Land and Buildings8,500,000Total Liabilities3,880,263
Total Non-Current Assets10,900,000



EQUITY
Total Assets11,046,191Owner's Equity7,165,928


-Farm A has a greater turnover than B however Farm B is
much better at managing it’s costs resulting in a greater
gross margin and EBIT (earnings before interest and tax).


-Farm B has no debt.


-Farm A has capital employed i.e. assets used in their farm
of $11,046,191 and Farm B has $7,370,000.


-Farm B has a greater ROCE of 16% versus Farm A of 6%
meaning that Farm B receives 16 cents for every dollar
invested in its capital employed (assets) whereas Farm A
only 6 cents.


-Even though Farm A has a greater turnover and a greater
asset base it is not an efficiently run farm. Further Farm A
is highly geared at 54% - meaning that more than half the
farm has been funded by debt.



-Farm A can cover it’s interest cost nearly 3 times its EBIT which demonstrates it can fund its debt. However with a ROCE of 6% it clearly is not using these assets efficiently in the farm as the return is low, and it is costing approximately $220,000 in interest alone.


The above example is simply to demonstrate that it’s important to have financial indicators to track your farm’s performance. Much like a tractor has indicators so you know how it’s driving and when it needs servicing and repairs. Do you have indicators in your farming business to indicate when things aren’t going right so adjustments can be made to put you back on track?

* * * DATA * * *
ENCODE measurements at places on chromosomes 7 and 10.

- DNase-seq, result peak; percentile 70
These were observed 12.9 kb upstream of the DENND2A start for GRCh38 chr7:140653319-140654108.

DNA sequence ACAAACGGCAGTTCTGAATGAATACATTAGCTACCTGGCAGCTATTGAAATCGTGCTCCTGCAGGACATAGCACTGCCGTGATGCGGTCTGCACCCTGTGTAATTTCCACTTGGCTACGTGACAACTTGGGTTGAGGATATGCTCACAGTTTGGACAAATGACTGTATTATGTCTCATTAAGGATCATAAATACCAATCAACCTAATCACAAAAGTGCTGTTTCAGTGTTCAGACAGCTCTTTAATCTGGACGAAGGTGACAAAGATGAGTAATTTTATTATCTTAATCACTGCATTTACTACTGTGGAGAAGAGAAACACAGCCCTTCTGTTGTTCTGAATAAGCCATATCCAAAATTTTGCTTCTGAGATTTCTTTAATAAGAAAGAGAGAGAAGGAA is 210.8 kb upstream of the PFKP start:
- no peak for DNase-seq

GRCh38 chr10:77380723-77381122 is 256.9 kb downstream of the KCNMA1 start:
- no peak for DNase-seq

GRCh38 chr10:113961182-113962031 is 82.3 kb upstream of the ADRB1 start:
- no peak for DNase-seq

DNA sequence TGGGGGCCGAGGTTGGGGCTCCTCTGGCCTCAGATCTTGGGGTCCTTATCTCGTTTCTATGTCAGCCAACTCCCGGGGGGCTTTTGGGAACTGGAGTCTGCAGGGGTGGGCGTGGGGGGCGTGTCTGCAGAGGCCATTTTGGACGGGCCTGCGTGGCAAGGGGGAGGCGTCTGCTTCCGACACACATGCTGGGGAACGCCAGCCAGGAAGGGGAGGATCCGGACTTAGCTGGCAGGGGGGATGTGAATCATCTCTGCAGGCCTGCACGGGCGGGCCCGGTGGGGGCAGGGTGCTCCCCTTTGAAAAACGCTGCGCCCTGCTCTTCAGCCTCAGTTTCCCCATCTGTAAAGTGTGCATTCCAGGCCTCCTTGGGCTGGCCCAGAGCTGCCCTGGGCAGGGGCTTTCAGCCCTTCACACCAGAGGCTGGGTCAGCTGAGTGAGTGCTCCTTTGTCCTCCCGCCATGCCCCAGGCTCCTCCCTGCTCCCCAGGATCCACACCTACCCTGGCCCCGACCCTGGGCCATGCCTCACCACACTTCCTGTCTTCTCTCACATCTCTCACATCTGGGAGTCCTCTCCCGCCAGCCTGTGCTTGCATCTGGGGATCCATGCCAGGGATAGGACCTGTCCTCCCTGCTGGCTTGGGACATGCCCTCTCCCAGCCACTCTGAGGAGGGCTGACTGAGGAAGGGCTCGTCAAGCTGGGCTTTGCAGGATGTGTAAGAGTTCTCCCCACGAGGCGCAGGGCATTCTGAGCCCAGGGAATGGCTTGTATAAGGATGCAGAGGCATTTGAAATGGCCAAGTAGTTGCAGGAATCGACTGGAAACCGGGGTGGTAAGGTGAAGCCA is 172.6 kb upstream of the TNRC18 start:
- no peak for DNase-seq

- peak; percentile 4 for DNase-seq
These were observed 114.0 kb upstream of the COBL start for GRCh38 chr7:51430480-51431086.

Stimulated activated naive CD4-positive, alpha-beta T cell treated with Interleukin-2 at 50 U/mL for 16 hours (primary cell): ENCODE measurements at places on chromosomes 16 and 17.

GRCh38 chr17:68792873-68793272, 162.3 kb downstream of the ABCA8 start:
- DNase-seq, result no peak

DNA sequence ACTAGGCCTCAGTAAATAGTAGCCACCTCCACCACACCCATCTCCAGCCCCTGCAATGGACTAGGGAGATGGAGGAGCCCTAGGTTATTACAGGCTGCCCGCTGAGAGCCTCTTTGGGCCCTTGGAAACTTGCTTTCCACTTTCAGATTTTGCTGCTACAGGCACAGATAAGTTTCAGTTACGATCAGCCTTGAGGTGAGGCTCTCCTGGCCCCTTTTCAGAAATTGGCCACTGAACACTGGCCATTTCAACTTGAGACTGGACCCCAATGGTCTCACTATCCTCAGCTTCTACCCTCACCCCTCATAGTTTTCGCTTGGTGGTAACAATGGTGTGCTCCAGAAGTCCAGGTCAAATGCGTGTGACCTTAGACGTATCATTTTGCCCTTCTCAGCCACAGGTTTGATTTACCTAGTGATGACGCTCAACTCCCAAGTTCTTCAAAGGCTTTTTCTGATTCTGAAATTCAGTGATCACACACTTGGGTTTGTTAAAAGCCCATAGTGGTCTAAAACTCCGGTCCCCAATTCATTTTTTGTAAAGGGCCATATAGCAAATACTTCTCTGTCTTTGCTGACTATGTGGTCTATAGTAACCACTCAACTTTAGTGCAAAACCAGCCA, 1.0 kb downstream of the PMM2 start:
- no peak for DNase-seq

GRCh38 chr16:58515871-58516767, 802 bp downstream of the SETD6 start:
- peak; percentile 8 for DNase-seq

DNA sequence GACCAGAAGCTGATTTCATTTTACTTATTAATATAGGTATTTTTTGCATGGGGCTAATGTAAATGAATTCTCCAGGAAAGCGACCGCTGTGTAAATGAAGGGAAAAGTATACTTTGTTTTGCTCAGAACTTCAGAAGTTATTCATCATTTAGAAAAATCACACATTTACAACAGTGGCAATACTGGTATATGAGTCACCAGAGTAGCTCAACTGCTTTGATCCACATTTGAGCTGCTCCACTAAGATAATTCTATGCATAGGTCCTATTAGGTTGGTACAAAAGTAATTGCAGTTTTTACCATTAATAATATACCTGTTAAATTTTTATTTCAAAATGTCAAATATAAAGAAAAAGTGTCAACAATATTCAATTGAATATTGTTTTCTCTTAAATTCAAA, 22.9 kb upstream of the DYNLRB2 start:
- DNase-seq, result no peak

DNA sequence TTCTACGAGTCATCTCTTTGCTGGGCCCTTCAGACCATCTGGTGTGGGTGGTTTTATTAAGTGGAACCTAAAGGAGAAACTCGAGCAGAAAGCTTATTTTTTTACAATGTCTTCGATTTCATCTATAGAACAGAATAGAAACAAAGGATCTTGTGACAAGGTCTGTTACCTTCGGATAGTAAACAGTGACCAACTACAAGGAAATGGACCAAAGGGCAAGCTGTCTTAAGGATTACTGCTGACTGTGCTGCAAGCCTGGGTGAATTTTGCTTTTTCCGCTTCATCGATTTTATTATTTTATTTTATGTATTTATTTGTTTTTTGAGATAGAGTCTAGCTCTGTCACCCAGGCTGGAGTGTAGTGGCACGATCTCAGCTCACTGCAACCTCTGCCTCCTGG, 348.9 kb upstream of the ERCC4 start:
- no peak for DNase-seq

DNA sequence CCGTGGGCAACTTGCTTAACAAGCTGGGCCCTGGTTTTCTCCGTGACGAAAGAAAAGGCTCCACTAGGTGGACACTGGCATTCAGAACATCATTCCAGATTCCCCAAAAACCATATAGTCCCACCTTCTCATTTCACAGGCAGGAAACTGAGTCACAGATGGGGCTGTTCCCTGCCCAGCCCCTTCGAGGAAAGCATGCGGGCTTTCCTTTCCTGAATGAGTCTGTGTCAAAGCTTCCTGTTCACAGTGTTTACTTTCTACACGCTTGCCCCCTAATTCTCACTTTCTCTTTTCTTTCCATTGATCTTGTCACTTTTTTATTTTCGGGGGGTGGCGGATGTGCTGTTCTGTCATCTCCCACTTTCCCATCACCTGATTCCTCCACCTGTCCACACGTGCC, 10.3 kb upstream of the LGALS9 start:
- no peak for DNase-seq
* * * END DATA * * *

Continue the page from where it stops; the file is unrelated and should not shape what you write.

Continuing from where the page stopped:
Evaluate Season

Working with you closely through the farming season as
follows:

Performance Indicators
• Profit
• Cashflow
• Equity
• Gross margins
• Net worth
• Return on capital
(profit/farm assets) >8%
• Industry benchmarks

WHEATSCENARIO 1SCENARIO 2SCENARIO 3SCENARIO 4SCENARIO 5
Price ($/t)
250250250250250
Yield (t/ha)1.52.02.52.753.00
Total Revenue
375500625688750
Variable (VC) ($/ha)
400500550610666
Gross Margin ($/ha)
(25)-757874
GM %
-6.67%0.00%12.00%11.27%11.20%


Can you confidently say that you know:


• How much is maintenance per/tonne                

• How much is leasing and maintenance per/tonne
• How much are chemicals per/tonne                  

• How much fuel per/tonne
• How much is interest per/tonne

• How much tax per/tonne
• How much depreciation per/tonne

• How much is the overhead charge per tonne
• What is your breakeven


If you don’t know these how do you know if you are making money, where to improve or to vary the commodity mix?
Usually the owner’s wages (commonly known as drawings) are not included in calculating the cost per tonne. Owner’s wages should be
included. If you were not doing the work someone else would need to be paid which would impact the cost per tonne.


Additionally knowing your costs will assist in the farms marketing as your marketer will know the price required in order to achieve adequate returns.

Meeting with you to understand your business needs

Each Month

Ensuring your Agrimaster (or other farming software) is
set up correctly to produce relevant, reliable and accurate
reports for you and your bank

End of Season

• Set goals
• Project: 1. Profit and Loss
                2. Cashflow
                3. Balance Sheet
                4. Gross Margins


Must ensure accounts are
structured correctly to give
accurate & reliable information
​for these reports to be of use

FSC PHILOSOPHY